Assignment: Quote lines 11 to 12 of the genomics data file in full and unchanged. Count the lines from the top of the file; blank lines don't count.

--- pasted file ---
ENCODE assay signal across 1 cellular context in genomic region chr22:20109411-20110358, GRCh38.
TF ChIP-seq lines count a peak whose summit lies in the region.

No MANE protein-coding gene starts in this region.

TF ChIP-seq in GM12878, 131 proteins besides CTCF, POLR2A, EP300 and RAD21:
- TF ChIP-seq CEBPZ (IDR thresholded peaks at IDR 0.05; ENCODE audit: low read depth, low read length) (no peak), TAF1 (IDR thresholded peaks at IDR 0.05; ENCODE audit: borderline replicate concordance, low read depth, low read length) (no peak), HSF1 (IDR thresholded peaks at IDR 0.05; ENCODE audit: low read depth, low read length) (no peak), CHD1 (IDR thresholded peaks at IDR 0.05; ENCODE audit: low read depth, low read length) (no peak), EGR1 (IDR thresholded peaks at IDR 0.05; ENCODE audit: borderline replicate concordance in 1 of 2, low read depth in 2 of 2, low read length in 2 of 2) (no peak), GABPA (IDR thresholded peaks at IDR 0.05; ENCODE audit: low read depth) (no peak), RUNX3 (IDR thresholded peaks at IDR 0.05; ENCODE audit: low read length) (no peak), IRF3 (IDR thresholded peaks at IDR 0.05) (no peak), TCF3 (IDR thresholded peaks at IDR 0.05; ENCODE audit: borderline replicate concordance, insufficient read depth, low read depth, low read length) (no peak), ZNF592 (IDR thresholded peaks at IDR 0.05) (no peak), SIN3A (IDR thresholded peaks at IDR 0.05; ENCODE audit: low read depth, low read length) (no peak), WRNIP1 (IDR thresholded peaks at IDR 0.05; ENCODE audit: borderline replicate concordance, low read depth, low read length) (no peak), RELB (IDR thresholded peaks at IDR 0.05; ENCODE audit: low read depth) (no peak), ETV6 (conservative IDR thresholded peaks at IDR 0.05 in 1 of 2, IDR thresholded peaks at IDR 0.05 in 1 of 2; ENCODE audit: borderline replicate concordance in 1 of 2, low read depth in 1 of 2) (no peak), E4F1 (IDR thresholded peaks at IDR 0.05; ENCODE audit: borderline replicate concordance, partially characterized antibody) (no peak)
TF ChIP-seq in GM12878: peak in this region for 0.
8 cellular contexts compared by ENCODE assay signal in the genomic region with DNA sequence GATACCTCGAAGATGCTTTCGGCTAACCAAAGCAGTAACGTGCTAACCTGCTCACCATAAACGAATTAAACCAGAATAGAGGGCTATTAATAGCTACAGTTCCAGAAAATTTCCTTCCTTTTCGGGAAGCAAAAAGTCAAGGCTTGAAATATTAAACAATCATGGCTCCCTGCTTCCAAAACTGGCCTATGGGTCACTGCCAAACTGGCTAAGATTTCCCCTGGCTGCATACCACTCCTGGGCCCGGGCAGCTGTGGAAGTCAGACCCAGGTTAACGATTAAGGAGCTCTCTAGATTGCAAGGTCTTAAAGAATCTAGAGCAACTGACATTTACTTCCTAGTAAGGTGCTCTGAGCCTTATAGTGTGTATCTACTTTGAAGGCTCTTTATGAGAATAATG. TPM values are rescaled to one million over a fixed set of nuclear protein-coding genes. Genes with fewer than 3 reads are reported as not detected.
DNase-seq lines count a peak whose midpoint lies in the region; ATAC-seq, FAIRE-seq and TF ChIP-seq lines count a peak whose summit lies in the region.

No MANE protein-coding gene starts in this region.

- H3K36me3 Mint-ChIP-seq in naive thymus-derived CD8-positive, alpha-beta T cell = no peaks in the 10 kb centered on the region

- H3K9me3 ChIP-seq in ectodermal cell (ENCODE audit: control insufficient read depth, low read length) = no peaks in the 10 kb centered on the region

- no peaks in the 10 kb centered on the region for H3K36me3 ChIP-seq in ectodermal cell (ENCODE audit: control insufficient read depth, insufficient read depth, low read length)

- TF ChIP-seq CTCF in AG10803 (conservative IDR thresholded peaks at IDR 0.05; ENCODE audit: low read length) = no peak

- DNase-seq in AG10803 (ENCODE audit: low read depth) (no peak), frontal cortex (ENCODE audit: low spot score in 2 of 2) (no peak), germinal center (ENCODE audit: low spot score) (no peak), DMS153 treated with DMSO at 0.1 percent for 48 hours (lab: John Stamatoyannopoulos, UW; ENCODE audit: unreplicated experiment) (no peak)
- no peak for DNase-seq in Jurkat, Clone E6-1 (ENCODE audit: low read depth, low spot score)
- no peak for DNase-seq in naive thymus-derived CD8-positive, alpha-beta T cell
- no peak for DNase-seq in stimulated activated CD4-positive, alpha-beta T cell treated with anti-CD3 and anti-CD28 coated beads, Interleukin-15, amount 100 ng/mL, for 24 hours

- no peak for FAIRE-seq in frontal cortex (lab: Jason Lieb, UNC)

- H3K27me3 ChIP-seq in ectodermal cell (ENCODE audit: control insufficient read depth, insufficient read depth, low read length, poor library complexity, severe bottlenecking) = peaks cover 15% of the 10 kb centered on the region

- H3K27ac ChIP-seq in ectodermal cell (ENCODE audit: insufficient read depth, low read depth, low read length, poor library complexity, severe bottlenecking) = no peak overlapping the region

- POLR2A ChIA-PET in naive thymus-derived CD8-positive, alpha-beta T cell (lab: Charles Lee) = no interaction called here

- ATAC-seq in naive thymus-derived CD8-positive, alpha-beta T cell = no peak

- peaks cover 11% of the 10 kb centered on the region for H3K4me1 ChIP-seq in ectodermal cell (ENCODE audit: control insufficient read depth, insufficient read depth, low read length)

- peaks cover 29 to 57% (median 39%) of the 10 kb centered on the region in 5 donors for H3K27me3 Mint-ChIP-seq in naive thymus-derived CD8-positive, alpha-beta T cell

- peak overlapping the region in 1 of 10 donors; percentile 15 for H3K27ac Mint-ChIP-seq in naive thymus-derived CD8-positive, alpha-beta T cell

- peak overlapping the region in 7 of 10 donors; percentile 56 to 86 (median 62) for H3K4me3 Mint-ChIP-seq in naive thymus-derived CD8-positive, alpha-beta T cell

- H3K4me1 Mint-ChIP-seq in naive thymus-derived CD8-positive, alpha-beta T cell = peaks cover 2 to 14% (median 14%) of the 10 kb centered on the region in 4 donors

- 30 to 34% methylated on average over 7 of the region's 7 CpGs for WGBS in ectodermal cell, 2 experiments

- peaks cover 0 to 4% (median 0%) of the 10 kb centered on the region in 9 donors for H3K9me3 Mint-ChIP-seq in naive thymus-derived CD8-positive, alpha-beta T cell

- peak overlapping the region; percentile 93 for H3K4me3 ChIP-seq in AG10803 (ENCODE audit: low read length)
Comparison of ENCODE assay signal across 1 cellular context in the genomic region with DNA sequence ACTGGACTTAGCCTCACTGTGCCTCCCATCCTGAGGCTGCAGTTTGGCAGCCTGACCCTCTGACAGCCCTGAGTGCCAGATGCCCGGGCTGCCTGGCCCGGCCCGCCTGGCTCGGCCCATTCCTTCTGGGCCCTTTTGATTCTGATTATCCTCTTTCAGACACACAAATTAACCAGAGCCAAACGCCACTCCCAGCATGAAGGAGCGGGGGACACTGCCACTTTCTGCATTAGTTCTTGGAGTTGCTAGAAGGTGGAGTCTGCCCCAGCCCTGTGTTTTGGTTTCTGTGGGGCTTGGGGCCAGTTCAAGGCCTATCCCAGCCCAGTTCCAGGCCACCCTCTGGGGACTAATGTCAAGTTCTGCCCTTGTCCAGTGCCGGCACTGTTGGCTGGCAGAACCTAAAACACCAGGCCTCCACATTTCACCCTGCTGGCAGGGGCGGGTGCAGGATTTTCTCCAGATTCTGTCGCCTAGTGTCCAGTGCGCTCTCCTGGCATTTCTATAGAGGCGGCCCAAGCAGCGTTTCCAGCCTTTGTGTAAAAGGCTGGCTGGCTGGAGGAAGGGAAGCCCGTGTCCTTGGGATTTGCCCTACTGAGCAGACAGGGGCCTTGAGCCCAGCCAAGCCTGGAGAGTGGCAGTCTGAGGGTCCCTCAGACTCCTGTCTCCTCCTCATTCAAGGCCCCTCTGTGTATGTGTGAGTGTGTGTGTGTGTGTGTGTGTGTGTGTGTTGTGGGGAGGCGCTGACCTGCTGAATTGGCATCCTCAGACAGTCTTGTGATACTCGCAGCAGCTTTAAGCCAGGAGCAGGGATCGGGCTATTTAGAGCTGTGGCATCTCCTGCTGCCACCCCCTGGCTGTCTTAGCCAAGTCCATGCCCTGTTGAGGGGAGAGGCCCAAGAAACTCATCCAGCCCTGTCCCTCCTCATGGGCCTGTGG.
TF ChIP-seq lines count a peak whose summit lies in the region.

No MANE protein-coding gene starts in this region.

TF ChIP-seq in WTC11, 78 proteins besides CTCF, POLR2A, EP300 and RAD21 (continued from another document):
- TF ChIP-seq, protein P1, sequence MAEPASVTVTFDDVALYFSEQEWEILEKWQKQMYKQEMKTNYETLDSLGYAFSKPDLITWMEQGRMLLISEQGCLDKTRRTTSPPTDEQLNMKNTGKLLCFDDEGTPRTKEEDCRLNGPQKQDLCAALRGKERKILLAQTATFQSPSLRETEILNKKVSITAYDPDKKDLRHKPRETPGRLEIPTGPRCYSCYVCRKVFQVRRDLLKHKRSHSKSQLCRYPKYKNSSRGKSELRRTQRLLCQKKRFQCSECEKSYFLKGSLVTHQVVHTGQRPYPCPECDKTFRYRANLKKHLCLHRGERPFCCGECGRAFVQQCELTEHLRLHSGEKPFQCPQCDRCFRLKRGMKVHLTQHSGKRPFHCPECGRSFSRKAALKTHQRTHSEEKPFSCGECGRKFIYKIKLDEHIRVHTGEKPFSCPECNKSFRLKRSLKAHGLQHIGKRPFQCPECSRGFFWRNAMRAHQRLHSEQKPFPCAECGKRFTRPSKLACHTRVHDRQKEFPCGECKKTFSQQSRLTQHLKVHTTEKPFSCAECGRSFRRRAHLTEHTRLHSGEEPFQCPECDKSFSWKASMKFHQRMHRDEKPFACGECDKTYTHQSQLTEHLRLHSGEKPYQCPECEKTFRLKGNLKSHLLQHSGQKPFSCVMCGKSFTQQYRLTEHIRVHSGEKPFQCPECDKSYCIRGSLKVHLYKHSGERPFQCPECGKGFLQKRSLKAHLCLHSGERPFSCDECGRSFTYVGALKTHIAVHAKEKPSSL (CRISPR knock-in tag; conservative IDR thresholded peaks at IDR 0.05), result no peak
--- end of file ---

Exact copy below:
- H3K9me3 ChIP-seq in ectodermal cell (ENCODE audit: control insufficient read depth, low read length) = no peaks in the 10 kb centered on the region

- no peaks in the 10 kb centered on the region for H3K36me3 ChIP-seq in ectodermal cell (ENCODE audit: control insufficient read depth, insufficient read depth, low read length)